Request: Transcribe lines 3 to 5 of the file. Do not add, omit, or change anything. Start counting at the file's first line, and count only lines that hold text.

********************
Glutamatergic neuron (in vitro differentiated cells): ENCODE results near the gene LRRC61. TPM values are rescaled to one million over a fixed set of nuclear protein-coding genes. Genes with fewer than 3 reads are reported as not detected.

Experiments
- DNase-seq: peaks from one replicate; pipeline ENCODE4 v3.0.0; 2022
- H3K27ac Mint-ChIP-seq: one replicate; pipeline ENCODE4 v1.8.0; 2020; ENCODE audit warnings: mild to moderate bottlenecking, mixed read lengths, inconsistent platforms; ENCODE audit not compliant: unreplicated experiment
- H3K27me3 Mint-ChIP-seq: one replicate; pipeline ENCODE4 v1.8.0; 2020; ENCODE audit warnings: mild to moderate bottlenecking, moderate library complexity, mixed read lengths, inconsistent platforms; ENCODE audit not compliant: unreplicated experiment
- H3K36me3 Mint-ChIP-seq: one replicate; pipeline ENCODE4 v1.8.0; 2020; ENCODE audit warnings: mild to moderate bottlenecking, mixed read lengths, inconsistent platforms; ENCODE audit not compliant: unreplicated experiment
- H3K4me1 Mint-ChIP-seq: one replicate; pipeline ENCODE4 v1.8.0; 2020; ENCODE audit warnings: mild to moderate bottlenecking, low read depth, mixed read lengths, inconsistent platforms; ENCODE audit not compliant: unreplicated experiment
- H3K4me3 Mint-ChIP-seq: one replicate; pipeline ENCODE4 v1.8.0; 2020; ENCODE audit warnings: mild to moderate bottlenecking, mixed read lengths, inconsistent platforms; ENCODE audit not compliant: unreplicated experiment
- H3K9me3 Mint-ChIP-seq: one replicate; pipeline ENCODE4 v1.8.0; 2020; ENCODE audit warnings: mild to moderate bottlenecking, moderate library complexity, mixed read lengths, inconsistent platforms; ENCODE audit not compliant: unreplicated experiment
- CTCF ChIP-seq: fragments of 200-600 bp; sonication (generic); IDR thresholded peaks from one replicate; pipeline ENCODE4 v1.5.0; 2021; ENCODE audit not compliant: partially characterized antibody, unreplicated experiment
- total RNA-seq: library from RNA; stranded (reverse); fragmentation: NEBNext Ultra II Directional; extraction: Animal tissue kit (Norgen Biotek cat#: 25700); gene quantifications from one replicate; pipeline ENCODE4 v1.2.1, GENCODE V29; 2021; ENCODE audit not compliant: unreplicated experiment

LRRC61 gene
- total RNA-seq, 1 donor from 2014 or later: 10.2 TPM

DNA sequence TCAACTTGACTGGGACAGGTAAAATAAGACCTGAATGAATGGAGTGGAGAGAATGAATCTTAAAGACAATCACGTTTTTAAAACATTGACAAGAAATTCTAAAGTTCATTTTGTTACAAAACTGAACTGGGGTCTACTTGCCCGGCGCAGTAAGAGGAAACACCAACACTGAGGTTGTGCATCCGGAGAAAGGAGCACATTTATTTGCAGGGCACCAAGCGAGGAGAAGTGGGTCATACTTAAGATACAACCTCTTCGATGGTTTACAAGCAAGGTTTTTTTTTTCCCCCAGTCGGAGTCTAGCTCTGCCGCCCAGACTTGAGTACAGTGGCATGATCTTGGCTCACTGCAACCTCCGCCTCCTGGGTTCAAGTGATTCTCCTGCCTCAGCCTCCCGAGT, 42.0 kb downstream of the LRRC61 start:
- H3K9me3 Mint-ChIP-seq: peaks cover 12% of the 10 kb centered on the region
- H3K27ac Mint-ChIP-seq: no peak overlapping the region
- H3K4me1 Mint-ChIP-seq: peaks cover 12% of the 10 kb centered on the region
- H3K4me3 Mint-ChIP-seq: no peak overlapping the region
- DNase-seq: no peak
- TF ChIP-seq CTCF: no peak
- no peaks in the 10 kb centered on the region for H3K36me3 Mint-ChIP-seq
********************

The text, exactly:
- DNase-seq: peaks from one replicate; pipeline ENCODE4 v3.0.0; 2022
- H3K27ac Mint-ChIP-seq: one replicate; pipeline ENCODE4 v1.8.0; 2020; ENCODE audit warnings: mild to moderate bottlenecking, mixed read lengths, inconsistent platforms; ENCODE audit not compliant: unreplicated experiment
- H3K27me3 Mint-ChIP-seq: one replicate; pipeline ENCODE4 v1.8.0; 2020; ENCODE audit warnings: mild to moderate bottlenecking, moderate library complexity, mixed read lengths, inconsistent platforms; ENCODE audit not compliant: unreplicated experiment